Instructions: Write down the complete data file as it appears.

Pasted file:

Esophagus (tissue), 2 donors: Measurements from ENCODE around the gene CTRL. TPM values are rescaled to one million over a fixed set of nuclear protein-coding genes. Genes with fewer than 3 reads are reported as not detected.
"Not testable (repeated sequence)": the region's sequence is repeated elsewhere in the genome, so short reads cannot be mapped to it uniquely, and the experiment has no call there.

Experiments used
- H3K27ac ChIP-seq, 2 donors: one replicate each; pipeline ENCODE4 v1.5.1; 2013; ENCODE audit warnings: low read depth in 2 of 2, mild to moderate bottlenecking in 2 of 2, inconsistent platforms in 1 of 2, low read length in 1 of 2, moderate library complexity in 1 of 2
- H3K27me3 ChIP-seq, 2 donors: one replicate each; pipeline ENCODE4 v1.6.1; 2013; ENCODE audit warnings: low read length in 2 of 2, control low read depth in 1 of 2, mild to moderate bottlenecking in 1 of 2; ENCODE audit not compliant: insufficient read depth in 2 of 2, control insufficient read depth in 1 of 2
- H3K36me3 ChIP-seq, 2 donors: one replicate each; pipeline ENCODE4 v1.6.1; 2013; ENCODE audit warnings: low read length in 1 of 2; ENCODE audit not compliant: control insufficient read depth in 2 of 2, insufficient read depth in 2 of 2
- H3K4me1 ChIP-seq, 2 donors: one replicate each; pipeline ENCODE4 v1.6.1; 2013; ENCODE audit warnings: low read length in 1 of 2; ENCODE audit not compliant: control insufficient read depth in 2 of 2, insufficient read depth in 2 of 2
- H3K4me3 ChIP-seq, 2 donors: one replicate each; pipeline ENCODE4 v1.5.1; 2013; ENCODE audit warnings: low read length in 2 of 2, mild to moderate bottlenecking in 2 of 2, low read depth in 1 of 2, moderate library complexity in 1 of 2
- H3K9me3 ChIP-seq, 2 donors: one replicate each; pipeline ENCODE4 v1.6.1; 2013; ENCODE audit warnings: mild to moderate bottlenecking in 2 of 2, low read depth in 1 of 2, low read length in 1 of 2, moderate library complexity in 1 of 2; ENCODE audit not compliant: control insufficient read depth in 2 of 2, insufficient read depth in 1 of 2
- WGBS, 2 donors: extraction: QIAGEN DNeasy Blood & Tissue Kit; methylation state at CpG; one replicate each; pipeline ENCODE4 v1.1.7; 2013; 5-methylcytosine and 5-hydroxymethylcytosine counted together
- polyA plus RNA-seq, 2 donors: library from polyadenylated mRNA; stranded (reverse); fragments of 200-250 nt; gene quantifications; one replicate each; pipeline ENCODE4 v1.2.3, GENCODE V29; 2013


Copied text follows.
Esophagus (tissue), 2 donors: Measurements from ENCODE around the gene CTRL. TPM values are rescaled to one million over a fixed set of nuclear protein-coding genes. Genes with fewer than 3 reads are reported as not detected.
"Not testable (repeated sequence)": the region's sequence is repeated elsewhere in the genome, so short reads cannot be mapped to it uniquely, and the experiment has no call there.

Experiments used
- H3K27ac ChIP-seq, 2 donors: one replicate each; pipeline ENCODE4 v1.5.1; 2013; ENCODE audit warnings: low read depth in 2 of 2, mild to moderate bottlenecking in 2 of 2, inconsistent platforms in 1 of 2, low read length in 1 of 2, moderate library complexity in 1 of 2
- H3K27me3 ChIP-seq, 2 donors: one replicate each; pipeline ENCODE4 v1.6.1; 2013; ENCODE audit warnings: low read length in 2 of 2, control low read depth in 1 of 2, mild to moderate bottlenecking in 1 of 2; ENCODE audit not compliant: insufficient read depth in 2 of 2, control insufficient read depth in 1 of 2
- H3K36me3 ChIP-seq, 2 donors: one replicate each; pipeline ENCODE4 v1.6.1; 2013; ENCODE audit warnings: low read length in 1 of 2; ENCODE audit not compliant: control insufficient read depth in 2 of 2, insufficient read depth in 2 of 2
- H3K4me1 ChIP-seq, 2 donors: one replicate each; pipeline ENCODE4 v1.6.1; 2013; ENCODE audit warnings: low read length in 1 of 2; ENCODE audit not compliant: control insufficient read depth in 2 of 2, insufficient read depth in 2 of 2
- H3K4me3 ChIP-seq, 2 donors: one replicate each; pipeline ENCODE4 v1.5.1; 2013; ENCODE audit warnings: low read length in 2 of 2, mild to moderate bottlenecking in 2 of 2, low read depth in 1 of 2, moderate library complexity in 1 of 2
- H3K9me3 ChIP-seq, 2 donors: one replicate each; pipeline ENCODE4 v1.6.1; 2013; ENCODE audit warnings: mild to moderate bottlenecking in 2 of 2, low read depth in 1 of 2, low read length in 1 of 2, moderate library complexity in 1 of 2; ENCODE audit not compliant: control insufficient read depth in 2 of 2, insufficient read depth in 1 of 2
- WGBS, 2 donors: extraction: QIAGEN DNeasy Blood & Tissue Kit; methylation state at CpG; one replicate each; pipeline ENCODE4 v1.1.7; 2013; 5-methylcytosine and 5-hydroxymethylcytosine counted together
- polyA plus RNA-seq, 2 donors: library from polyadenylated mRNA; stranded (reverse); fragments of 200-250 nt; gene quantifications; one replicate each; pipeline ENCODE4 v1.2.3, GENCODE V29; 2013